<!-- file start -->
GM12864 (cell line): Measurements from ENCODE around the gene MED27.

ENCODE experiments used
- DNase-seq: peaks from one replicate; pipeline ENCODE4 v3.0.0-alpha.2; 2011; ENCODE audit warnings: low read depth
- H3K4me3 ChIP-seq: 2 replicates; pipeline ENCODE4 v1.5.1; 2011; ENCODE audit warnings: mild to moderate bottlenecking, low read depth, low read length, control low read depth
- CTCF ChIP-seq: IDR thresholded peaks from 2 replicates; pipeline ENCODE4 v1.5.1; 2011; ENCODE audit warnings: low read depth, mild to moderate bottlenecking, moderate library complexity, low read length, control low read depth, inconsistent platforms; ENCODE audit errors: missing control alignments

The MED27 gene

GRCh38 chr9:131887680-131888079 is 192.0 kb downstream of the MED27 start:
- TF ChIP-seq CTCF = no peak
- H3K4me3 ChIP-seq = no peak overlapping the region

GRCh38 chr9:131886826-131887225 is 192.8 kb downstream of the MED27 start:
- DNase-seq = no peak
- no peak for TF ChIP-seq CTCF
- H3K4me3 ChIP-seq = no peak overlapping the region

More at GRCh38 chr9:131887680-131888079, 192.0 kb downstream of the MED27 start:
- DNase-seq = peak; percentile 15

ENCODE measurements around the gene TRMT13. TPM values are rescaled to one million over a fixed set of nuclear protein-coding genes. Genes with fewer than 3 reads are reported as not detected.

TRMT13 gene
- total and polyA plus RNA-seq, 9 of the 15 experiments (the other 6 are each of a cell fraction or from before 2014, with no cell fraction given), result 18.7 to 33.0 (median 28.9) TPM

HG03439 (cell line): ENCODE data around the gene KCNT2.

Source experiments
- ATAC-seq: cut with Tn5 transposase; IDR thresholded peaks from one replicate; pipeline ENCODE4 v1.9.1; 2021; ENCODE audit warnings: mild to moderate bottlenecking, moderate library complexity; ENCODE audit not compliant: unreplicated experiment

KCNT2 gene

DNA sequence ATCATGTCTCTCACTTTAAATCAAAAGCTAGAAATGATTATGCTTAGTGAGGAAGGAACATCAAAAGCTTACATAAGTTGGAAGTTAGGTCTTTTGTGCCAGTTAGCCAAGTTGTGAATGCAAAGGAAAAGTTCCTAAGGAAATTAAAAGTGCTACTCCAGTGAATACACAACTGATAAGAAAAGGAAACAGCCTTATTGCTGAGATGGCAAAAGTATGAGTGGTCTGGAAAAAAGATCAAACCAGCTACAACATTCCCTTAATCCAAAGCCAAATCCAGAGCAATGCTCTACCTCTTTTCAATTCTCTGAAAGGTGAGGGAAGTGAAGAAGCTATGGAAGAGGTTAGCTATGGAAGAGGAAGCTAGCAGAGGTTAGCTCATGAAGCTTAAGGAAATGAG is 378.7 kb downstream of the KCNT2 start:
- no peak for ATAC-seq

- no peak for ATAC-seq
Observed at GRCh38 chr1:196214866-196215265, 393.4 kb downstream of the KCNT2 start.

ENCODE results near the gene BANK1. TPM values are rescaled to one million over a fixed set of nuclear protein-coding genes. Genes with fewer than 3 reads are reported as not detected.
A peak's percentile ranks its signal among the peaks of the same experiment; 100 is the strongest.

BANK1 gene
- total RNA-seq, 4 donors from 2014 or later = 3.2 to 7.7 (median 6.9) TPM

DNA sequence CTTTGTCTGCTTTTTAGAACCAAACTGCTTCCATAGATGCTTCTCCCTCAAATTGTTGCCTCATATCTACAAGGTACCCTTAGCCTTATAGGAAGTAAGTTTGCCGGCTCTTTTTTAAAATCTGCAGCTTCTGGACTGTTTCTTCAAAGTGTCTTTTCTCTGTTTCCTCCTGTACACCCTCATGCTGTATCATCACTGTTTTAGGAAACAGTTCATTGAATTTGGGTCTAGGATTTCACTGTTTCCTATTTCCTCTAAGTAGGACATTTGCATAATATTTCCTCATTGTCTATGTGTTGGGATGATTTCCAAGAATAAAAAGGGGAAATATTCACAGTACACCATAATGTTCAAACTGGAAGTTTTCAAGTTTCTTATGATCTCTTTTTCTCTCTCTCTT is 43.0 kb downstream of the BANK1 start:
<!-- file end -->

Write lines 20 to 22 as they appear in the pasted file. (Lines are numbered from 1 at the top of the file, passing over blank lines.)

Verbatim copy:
Source experiments
- ATAC-seq: cut with Tn5 transposase; IDR thresholded peaks from one replicate; pipeline ENCODE4 v1.9.1; 2021; ENCODE audit warnings: mild to moderate bottlenecking, moderate library complexity; ENCODE audit not compliant: unreplicated experiment

KCNT2 gene